Universal Pre-school Provides a Path Toward Reducing Inequality


by Erica Turret

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Public education has served as the gateway to the American Dream for millions of low-income children. But now with income inequality rising, partly due to large disparities in education, it is more important than ever to re-evaluate the extent to which the United States is ensuring its golden promise—the equality of opportunity. Without universal pre-school, millions of children currently start elementary school at a severe disadvantage lacking the same socialization and academic readiness as their peers.

In this year’s State of the Union address, President Obama announced his proposal for universal pre-school education. Americans should support this proposal and work toward expanding Head Start, the federally funded early childhood education program that currently provides free pre-school for 900,000 disadvantaged youth. These programs create new ways for low-income children to get that same “head start” as their wealthier future classmates.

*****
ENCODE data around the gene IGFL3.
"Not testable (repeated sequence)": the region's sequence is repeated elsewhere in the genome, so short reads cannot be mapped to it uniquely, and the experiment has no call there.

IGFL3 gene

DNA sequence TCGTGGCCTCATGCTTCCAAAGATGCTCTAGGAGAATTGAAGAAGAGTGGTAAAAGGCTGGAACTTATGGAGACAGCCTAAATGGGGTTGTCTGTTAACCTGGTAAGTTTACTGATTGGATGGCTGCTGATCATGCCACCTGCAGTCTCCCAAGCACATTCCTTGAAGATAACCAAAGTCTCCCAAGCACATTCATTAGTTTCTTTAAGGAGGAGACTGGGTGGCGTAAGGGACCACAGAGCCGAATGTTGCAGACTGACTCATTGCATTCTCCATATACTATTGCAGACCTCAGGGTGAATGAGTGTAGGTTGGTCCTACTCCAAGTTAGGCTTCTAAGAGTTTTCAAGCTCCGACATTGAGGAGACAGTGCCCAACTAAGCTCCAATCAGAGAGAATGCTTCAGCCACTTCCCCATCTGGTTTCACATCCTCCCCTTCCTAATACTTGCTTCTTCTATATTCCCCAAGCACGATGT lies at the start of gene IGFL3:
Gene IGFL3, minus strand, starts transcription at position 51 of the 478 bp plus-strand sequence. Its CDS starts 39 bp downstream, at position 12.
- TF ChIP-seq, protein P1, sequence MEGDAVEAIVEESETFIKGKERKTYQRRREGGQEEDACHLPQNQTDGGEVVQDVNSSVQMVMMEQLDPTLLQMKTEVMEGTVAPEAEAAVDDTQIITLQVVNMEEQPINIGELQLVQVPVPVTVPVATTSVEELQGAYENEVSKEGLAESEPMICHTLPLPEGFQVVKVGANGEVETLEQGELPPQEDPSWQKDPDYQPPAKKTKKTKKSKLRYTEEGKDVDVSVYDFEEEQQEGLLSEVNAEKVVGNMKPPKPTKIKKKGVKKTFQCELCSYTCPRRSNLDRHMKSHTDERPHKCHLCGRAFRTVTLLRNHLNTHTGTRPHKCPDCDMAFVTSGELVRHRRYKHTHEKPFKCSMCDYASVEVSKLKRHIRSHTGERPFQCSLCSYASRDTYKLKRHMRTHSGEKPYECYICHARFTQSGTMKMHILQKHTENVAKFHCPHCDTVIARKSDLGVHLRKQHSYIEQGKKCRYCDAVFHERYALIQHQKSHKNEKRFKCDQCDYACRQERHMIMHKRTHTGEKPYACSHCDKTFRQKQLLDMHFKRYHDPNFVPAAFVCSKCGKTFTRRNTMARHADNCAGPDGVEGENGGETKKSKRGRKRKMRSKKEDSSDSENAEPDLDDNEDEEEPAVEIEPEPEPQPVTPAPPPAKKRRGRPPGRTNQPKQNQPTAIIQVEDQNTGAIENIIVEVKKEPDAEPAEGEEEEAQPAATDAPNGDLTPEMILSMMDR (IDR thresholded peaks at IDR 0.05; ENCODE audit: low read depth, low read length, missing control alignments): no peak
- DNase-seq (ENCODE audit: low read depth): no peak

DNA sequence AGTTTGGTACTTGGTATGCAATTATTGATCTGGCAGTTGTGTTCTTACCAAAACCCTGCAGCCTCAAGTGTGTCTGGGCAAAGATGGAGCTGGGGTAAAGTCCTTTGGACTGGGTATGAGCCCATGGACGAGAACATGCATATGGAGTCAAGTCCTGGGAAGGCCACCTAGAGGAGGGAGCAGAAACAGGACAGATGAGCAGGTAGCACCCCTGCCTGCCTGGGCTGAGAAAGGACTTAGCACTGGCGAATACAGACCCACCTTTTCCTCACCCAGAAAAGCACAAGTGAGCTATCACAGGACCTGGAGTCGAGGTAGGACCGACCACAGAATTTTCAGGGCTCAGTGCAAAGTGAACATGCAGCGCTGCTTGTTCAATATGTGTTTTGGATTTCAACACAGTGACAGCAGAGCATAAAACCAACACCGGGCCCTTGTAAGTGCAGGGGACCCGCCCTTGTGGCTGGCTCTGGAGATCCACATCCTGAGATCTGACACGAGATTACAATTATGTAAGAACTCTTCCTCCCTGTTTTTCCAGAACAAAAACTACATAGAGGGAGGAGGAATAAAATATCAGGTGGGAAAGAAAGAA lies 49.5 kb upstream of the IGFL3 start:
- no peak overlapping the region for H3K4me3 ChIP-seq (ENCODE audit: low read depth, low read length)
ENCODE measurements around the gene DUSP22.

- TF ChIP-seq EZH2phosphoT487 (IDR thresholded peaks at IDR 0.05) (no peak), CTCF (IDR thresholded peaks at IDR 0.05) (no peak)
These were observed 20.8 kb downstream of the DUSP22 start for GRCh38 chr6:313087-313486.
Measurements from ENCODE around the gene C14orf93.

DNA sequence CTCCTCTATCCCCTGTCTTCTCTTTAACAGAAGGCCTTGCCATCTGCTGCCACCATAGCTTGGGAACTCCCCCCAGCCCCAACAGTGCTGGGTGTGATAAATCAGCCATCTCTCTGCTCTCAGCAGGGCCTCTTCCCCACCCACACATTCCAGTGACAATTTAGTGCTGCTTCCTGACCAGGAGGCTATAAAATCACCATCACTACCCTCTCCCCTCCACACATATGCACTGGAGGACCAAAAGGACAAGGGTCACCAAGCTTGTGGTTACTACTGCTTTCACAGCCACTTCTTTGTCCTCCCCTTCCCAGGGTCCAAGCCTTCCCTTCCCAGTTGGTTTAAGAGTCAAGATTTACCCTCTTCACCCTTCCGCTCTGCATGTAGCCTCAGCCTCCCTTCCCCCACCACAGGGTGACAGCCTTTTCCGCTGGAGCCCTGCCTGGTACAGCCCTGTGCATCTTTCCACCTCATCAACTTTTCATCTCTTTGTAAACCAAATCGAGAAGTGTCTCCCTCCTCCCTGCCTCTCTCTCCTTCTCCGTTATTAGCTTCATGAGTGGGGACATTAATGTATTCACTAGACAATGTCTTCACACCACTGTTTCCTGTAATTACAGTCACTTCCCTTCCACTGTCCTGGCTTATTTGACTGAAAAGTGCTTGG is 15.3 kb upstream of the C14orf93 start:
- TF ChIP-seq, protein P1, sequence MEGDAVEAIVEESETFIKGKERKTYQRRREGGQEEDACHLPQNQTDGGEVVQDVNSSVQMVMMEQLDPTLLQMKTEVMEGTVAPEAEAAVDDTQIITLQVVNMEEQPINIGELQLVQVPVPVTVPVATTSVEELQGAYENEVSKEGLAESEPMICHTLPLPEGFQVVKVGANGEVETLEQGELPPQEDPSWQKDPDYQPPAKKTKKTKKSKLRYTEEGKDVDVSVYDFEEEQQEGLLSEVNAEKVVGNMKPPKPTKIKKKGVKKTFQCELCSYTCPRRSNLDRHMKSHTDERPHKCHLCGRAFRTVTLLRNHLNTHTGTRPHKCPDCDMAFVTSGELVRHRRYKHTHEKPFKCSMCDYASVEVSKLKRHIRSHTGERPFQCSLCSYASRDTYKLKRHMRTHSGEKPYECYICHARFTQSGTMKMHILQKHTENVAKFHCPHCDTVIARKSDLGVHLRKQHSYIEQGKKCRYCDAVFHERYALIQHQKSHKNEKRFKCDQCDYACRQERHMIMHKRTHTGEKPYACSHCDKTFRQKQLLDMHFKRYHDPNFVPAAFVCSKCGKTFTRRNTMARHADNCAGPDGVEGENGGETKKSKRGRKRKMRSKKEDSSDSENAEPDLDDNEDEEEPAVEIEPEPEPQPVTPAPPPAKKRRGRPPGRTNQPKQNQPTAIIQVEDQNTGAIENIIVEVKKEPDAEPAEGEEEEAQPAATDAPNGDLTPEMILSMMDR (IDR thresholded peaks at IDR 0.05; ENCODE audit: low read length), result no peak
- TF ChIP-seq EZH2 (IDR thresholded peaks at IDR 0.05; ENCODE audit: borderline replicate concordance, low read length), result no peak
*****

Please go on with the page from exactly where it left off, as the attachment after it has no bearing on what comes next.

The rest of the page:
Pre-school serves as the foundation for all future learning. From learning phonics to developing an imagination, early childhood education is extremely important in future success.  As competition increases both inside and outside the classroom from a very young age, it is important that children from lower income families are not prevented from competing on a level playing field upon entering kindergarten.

Today, we see children receiving entirely inequitable educations in our public schools. Our government should work from the bottom up to reduce educational inequality, which will help to reduce all inequality in future generations. This starts with universal pre-school. All children should have the opportunity to learn and to grow. In an era of globalization, all American children need every advantage they can get in the global marketplace, not just the lucky few whose parents can afford private pre-school.

By 1918, all states provided public schools and required children to attend elementary school to educate the citizenry. In five years, we will celebrate the 100th anniversary of universal compulsory public elementary education in the United States. In the 21st century, we know that childhood development at an early age is vital and now, because of our nation’s progress, we have the resources and the ethical and economic imperative to fulfill President Obama’s goal of providing universal pre-school to all children.

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